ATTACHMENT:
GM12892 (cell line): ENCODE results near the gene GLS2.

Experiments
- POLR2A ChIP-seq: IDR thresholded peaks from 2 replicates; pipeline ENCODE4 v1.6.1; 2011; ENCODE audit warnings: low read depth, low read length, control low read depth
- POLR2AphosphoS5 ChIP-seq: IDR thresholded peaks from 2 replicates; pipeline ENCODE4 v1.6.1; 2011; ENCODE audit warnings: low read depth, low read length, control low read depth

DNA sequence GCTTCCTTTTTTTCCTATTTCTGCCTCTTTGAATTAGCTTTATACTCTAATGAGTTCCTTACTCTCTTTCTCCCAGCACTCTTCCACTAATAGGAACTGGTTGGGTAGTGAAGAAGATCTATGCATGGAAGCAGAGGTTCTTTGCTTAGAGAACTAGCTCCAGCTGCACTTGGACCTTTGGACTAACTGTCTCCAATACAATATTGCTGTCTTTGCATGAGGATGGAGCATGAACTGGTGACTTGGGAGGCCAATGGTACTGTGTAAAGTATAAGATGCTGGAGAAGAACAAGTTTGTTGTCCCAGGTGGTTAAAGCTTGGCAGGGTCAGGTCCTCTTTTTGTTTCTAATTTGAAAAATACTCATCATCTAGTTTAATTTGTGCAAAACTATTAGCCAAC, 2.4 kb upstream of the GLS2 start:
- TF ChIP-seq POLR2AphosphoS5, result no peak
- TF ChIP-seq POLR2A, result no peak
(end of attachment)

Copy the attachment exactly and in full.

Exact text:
GM12892 (cell line): ENCODE results near the gene GLS2.

Experiments
- POLR2A ChIP-seq: IDR thresholded peaks from 2 replicates; pipeline ENCODE4 v1.6.1; 2011; ENCODE audit warnings: low read depth, low read length, control low read depth
- POLR2AphosphoS5 ChIP-seq: IDR thresholded peaks from 2 replicates; pipeline ENCODE4 v1.6.1; 2011; ENCODE audit warnings: low read depth, low read length, control low read depth

DNA sequence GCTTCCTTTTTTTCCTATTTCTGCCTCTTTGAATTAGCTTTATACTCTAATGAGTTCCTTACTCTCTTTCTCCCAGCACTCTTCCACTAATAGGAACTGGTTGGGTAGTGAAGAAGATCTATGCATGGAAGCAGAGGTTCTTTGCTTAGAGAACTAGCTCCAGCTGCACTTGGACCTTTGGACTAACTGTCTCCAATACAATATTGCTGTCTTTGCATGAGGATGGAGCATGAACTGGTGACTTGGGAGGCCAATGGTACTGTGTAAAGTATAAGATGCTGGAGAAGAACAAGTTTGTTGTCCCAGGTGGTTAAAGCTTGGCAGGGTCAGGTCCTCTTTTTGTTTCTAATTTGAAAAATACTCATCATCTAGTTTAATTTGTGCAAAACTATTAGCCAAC, 2.4 kb upstream of the GLS2 start:
- TF ChIP-seq POLR2AphosphoS5, result no peak
- TF ChIP-seq POLR2A, result no peak